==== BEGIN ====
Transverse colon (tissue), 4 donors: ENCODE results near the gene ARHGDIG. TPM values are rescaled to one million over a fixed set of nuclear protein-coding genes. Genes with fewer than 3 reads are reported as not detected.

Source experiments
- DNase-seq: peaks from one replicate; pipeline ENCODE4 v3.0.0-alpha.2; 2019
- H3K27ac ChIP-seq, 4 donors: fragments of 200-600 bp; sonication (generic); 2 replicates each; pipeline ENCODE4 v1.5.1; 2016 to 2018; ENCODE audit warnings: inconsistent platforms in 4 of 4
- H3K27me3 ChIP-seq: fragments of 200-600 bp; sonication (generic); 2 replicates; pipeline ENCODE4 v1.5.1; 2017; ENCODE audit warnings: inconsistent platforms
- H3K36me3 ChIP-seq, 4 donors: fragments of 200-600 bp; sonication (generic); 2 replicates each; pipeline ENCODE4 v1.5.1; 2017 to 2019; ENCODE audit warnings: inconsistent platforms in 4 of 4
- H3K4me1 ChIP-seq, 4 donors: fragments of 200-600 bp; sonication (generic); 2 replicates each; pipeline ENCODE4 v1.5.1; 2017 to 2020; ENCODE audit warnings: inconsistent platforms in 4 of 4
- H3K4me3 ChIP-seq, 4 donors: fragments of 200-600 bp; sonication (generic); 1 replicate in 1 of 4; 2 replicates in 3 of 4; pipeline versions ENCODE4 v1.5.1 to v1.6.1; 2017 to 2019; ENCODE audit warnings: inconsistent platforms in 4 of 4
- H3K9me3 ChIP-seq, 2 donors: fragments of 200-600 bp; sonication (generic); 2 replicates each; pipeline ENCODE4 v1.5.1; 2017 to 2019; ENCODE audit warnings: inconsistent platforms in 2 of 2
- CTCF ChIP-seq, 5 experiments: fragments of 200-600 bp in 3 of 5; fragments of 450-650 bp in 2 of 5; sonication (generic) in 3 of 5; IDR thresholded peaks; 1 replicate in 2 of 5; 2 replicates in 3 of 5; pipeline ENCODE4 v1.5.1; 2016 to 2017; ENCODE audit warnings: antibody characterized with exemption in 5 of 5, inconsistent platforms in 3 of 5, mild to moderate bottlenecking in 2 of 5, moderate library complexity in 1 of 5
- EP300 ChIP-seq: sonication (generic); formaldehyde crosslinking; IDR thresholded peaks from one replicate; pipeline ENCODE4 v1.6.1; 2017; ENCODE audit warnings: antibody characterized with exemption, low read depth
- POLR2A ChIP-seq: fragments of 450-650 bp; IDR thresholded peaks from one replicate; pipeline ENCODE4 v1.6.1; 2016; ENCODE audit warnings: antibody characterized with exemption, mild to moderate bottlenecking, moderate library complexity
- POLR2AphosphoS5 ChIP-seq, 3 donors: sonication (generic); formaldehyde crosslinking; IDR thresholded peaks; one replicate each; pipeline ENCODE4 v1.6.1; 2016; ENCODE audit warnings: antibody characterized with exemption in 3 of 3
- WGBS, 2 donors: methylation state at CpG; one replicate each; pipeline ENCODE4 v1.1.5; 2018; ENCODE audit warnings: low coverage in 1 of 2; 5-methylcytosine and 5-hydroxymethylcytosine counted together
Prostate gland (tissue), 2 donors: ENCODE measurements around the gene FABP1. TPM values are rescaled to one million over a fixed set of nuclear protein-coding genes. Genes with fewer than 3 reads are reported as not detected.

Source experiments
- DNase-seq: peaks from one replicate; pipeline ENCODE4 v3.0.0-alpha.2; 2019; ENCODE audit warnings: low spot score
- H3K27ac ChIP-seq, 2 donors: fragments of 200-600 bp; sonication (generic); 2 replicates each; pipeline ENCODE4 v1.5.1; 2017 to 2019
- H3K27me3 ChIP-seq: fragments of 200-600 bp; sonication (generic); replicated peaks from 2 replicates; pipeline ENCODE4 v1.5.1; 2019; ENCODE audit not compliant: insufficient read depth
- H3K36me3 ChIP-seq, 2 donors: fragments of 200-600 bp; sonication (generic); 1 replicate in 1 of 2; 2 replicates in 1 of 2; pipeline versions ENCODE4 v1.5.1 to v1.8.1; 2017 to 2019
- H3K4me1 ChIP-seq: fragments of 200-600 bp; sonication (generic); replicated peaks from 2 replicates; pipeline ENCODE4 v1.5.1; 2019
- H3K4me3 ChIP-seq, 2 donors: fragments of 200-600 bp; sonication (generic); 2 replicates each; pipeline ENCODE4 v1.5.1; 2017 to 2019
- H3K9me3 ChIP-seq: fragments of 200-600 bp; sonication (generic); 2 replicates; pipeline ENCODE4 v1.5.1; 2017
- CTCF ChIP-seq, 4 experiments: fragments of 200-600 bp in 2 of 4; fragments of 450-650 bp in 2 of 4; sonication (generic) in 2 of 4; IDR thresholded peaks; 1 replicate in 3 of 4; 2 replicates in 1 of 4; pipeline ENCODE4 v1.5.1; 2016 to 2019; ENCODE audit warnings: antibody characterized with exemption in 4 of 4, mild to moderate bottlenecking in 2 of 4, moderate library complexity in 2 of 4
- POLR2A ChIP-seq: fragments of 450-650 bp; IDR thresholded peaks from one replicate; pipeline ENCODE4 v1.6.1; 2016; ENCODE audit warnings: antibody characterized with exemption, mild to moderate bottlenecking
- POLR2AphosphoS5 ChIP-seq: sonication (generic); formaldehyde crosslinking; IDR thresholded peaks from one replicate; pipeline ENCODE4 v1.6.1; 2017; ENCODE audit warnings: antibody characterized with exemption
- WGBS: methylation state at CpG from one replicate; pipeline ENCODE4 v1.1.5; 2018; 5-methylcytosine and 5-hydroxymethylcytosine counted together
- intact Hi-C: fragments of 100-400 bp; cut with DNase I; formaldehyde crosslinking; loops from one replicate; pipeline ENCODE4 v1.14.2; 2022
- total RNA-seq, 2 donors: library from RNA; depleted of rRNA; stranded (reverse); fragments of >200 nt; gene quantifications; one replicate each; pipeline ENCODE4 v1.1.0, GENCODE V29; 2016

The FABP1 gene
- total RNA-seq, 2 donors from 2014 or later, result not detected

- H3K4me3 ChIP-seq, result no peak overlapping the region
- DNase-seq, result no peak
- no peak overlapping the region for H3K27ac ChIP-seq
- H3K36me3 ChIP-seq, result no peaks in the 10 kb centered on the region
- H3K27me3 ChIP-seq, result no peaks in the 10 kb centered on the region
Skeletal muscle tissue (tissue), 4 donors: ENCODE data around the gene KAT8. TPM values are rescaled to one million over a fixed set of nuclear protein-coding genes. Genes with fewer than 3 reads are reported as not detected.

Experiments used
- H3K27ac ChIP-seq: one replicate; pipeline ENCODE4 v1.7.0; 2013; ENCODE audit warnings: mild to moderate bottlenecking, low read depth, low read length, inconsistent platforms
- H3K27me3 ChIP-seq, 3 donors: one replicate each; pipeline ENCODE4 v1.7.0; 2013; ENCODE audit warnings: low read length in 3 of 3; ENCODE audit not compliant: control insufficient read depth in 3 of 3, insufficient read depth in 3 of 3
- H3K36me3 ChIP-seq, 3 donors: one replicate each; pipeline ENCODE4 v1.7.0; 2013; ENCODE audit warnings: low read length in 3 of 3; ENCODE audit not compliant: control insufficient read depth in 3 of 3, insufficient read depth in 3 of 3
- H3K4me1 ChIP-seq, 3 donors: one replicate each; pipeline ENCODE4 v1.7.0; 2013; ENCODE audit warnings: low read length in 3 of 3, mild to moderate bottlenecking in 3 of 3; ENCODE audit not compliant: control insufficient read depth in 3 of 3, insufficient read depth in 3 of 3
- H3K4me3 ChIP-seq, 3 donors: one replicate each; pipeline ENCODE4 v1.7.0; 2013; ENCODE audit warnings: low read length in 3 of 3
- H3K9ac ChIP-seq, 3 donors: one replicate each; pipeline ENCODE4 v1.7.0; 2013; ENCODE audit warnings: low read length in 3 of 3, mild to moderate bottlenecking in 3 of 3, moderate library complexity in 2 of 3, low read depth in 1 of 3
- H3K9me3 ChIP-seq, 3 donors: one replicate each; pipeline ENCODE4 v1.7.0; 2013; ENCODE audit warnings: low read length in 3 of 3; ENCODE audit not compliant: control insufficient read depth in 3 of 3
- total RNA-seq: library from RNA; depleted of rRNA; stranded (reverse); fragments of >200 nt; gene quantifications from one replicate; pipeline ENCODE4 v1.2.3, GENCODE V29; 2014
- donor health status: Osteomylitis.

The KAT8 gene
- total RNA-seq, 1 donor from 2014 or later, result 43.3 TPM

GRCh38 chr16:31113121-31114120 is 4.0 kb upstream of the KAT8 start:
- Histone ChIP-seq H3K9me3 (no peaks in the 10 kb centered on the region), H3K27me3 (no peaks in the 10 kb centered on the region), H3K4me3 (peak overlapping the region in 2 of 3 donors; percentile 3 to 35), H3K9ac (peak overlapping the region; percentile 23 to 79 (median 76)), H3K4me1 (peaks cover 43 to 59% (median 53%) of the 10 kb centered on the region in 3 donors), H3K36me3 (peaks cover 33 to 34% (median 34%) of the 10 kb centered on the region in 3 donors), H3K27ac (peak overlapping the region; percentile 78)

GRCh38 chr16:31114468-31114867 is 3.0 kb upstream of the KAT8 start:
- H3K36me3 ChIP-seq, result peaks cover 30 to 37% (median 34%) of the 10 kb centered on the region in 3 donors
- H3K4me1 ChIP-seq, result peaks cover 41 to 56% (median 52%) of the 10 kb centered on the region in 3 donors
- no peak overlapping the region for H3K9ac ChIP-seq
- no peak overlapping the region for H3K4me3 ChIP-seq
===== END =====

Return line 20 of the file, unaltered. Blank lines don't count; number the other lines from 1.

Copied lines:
- H3K36me3 ChIP-seq, 2 donors: fragments of 200-600 bp; sonication (generic); 1 replicate in 1 of 2; 2 replicates in 1 of 2; pipeline versions ENCODE4 v1.5.1 to v1.8.1; 2017 to 2019